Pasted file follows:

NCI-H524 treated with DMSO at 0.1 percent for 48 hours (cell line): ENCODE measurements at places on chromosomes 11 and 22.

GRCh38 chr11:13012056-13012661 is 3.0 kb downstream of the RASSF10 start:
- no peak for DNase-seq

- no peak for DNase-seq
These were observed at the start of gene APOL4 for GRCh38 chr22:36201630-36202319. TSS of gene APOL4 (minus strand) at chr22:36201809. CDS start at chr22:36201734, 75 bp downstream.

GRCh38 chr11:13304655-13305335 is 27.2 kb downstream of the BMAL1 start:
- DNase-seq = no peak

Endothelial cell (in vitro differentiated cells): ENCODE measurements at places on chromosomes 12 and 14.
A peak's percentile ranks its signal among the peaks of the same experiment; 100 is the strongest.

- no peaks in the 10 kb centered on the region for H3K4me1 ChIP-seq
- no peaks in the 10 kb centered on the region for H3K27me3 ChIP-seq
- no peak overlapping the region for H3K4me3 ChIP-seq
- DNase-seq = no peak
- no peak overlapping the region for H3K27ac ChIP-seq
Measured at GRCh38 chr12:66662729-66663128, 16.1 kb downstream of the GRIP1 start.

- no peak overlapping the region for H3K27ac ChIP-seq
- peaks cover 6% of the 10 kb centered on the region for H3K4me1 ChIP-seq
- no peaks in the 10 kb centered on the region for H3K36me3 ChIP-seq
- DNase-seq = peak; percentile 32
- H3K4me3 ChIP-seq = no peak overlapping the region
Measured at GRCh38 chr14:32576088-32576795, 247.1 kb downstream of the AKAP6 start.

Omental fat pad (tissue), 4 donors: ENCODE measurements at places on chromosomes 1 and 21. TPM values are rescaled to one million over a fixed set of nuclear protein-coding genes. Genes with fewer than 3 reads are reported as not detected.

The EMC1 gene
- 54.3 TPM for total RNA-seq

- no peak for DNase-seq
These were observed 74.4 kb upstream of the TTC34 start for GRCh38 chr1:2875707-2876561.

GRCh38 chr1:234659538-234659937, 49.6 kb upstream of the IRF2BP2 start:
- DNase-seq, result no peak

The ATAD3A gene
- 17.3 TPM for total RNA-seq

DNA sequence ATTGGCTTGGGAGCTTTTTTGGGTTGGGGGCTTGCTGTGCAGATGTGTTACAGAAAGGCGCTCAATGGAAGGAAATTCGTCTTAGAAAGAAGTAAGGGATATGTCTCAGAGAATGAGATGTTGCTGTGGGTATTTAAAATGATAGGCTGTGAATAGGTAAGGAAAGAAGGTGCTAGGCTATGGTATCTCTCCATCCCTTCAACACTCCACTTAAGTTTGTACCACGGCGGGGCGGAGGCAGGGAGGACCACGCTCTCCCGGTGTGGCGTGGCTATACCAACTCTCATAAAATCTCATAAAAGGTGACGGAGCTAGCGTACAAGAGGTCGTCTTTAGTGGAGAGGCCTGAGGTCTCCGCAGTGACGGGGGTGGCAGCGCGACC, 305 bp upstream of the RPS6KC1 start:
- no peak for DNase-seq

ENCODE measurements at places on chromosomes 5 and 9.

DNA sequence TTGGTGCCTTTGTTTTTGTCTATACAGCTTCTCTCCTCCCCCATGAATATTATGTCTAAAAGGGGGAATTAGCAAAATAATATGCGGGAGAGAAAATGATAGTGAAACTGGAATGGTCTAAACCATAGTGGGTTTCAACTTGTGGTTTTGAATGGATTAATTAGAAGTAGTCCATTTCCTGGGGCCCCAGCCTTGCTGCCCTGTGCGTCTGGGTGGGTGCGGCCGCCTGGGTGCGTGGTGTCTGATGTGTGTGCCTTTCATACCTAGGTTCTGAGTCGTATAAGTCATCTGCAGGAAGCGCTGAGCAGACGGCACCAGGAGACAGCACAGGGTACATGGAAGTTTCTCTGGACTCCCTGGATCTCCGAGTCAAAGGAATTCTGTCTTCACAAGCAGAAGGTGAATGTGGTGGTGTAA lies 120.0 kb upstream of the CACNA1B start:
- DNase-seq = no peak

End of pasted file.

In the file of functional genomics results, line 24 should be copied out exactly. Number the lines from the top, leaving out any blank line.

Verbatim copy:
- 54.3 TPM for total RNA-seq